Digital Learning Design - Early Influences
By Debra Newcomer
In this two-part article, I explore why learning—and the exchange of knowledge—must move beyond the borders of single organizations to reach entire business ecosystems. In Part 1, I try to understand why learning beyond firm boundaries is so important, and what the benefits to forward-thinking organizations might be. In Part 2, I suggest four principles for effective collaborative learning across organizational borders.
Firms neither rise nor fall alone. Instead, they are enmeshed in complex ecosystems of customers, partners, supply chains, and influencers. Knowledge (and sometimes even talent) constantly flows across organizational boundaries.
The new frontier for leading managers is to shape the flows of knowledge to their advantage, to forge connections, offer learning experiences, and cultivate the right conversations wherever and whenever they’re happening.
Yet most CLOs, CHROs, and even CMOs continue to see learning—as opposed to recruitment or marketing communications, say—exclusively within the bounds of their own organizations.
They’re missing an enormous opportunity.
Companies aren’t islands. Why is their learning?
In the early 1990s, Berkeley Sociologist AnnaLee Saxenian wondered why Silicon Valley tech firms were flourishing while Route 128-area tech firms in Massachusetts languished. She quickly realized that the answer didn’t lie within the firms themselves, but could only be found by seeing the big picture. Silicon Valley was a new kind of ecosystem where knowledge and talent moved more easily between companies, where nimble firms could specialize deeply in one technology and then collaborate with their neighbors to deliver complete solutions to the marketplace. The entire Valley was aflame with learning and innovation.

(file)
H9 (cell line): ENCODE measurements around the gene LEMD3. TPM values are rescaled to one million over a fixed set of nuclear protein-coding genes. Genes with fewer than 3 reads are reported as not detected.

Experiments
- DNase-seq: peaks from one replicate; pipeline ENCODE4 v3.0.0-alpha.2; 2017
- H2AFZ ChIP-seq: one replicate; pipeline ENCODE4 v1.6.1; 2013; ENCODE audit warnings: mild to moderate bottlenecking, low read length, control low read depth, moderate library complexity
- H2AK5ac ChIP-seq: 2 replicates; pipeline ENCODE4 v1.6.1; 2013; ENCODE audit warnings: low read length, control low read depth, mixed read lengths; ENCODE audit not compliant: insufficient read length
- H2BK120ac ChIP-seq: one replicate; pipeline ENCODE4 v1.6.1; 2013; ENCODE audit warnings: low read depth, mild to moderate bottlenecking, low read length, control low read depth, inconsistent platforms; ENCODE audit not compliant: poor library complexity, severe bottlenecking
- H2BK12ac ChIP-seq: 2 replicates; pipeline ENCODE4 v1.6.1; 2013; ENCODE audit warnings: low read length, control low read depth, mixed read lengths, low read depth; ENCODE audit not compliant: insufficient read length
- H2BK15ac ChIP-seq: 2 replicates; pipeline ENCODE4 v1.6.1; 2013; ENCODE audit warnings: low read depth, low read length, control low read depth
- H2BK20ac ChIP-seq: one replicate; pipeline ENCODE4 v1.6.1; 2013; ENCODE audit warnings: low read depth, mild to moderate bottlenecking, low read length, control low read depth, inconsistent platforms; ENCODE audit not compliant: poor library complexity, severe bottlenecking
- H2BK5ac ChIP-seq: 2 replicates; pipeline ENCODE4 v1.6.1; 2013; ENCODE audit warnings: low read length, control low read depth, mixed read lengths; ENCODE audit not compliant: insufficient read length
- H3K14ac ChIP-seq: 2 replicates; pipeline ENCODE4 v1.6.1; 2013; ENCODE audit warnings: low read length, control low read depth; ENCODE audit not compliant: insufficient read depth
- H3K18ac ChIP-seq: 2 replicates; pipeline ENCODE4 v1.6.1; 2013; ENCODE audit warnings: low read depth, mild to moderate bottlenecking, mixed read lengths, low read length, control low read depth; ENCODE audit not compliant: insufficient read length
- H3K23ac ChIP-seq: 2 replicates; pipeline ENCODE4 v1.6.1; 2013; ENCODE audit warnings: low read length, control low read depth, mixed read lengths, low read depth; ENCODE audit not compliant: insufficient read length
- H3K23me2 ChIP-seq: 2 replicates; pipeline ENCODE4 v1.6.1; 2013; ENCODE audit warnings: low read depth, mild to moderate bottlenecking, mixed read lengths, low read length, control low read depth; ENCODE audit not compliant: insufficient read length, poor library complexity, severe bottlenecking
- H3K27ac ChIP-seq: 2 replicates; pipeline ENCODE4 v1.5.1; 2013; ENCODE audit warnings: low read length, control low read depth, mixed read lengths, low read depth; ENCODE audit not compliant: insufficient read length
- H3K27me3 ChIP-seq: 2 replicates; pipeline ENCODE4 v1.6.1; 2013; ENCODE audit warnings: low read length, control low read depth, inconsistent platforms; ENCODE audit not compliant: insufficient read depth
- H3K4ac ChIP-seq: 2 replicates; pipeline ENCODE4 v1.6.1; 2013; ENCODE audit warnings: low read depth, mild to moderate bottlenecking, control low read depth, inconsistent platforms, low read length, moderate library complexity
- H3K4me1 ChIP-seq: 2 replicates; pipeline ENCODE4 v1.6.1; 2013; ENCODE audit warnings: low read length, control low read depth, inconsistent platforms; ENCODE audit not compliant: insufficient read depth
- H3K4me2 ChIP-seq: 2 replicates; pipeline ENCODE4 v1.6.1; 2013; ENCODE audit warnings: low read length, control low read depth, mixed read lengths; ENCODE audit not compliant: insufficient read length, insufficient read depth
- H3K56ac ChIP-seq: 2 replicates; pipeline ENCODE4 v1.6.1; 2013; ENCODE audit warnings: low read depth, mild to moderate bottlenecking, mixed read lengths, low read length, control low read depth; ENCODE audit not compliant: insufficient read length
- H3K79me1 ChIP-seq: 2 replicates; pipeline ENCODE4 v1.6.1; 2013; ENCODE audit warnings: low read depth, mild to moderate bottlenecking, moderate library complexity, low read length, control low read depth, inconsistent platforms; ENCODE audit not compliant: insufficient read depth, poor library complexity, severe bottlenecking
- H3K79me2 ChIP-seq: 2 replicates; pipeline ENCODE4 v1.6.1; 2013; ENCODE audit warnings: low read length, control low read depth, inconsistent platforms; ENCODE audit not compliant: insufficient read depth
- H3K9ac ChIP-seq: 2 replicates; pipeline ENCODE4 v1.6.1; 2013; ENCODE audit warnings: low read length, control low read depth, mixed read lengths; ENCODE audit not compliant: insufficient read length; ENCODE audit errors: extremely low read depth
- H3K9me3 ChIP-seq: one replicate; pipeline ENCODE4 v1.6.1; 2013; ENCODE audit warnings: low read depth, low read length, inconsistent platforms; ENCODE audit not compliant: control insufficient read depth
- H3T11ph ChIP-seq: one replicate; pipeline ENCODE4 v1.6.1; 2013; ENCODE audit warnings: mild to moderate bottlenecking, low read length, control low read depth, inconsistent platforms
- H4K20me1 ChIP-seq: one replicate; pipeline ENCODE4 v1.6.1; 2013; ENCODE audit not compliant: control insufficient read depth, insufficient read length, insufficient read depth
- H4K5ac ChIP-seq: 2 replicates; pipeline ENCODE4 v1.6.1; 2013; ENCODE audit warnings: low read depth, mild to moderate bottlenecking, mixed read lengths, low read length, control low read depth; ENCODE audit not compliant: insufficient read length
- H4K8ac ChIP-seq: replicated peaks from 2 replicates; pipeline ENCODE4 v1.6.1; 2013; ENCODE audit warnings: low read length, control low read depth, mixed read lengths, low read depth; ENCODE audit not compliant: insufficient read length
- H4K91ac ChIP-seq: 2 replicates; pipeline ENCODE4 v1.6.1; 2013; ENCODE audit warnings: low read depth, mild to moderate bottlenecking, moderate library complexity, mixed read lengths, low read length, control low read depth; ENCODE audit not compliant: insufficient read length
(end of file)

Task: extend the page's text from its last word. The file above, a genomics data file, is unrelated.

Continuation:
Route 128, on the other hand, was littered with the fossils of the post-War tech industry: thousands of brilliant minds locked behind the walls of vertically-integrated tech giants content to hoard their trade secrets while unwittingly awaiting disruption.
Saxenian’s insight: it was the exchange of knowledge between firms, customers, Venture Capitalists (VCs), and universities that enabled the success of Silicon Valley. She—and many other scholars—later described global networks of knowledge exchange as fundamental to the success of regional economies and individual companies alike.
Now it goes without saying that companies can’t survive by thinking of themselves as islands in a chaotic world. They rely on customers to help them innovate, supply-chain partners to cultivate standards for quality and social responsibility, universities (and competitors!) to help them recruit talent, and their own employees to act as outside brand ambassadors.
Like it or not, the boundaries between inside and outside are dissolving. And the flow of knowledge across these boundaries is spreading and accelerating at an unprecedented rate. It’s time for companies to leverage learning to turn this new competitive environment to their advantage.
The new frontier